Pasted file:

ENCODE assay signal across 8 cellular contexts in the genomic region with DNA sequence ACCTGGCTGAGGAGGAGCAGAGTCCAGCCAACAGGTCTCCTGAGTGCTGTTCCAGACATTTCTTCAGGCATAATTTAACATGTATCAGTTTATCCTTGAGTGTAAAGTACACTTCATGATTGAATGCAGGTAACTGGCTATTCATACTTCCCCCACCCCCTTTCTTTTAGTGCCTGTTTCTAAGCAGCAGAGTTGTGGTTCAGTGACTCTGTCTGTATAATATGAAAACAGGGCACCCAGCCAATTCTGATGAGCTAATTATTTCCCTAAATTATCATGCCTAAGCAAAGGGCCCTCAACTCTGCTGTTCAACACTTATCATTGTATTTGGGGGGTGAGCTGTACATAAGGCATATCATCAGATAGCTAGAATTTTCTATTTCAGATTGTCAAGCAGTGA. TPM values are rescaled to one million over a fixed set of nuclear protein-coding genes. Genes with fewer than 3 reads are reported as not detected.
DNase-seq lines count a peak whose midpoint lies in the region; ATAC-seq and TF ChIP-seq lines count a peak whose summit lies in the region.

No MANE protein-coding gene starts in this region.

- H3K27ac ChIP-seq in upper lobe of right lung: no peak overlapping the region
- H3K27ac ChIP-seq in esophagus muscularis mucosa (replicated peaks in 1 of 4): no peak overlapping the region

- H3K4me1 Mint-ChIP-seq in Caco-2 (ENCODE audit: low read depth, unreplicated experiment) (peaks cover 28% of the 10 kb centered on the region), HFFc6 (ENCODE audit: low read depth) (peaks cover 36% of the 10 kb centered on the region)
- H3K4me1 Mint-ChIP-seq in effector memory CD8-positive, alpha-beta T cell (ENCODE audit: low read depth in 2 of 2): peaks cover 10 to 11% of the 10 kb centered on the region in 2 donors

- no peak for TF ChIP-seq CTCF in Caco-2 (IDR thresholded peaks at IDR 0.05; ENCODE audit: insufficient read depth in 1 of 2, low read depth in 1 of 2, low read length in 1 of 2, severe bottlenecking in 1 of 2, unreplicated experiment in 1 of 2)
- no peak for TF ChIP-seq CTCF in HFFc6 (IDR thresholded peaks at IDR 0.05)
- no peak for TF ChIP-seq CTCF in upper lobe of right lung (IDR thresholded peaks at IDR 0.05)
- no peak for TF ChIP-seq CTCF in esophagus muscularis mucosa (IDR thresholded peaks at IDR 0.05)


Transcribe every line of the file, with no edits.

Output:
ENCODE assay signal across 8 cellular contexts in the genomic region with DNA sequence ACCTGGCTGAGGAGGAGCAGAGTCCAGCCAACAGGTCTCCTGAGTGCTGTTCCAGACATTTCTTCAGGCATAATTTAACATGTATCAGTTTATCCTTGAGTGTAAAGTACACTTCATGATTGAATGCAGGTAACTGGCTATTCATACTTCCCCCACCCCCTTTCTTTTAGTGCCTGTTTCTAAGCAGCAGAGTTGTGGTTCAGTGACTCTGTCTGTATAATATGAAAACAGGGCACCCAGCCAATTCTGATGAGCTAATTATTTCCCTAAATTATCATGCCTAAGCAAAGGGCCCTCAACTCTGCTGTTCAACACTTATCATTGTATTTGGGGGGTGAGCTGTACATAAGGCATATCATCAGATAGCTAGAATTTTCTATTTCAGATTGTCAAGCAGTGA. TPM values are rescaled to one million over a fixed set of nuclear protein-coding genes. Genes with fewer than 3 reads are reported as not detected.
DNase-seq lines count a peak whose midpoint lies in the region; ATAC-seq and TF ChIP-seq lines count a peak whose summit lies in the region.

No MANE protein-coding gene starts in this region.

- H3K27ac ChIP-seq in upper lobe of right lung: no peak overlapping the region
- H3K27ac ChIP-seq in esophagus muscularis mucosa (replicated peaks in 1 of 4): no peak overlapping the region

- H3K4me1 Mint-ChIP-seq in Caco-2 (ENCODE audit: low read depth, unreplicated experiment) (peaks cover 28% of the 10 kb centered on the region), HFFc6 (ENCODE audit: low read depth) (peaks cover 36% of the 10 kb centered on the region)
- H3K4me1 Mint-ChIP-seq in effector memory CD8-positive, alpha-beta T cell (ENCODE audit: low read depth in 2 of 2): peaks cover 10 to 11% of the 10 kb centered on the region in 2 donors

- no peak for TF ChIP-seq CTCF in Caco-2 (IDR thresholded peaks at IDR 0.05; ENCODE audit: insufficient read depth in 1 of 2, low read depth in 1 of 2, low read length in 1 of 2, severe bottlenecking in 1 of 2, unreplicated experiment in 1 of 2)
- no peak for TF ChIP-seq CTCF in HFFc6 (IDR thresholded peaks at IDR 0.05)
- no peak for TF ChIP-seq CTCF in upper lobe of right lung (IDR thresholded peaks at IDR 0.05)
- no peak for TF ChIP-seq CTCF in esophagus muscularis mucosa (IDR thresholded peaks at IDR 0.05)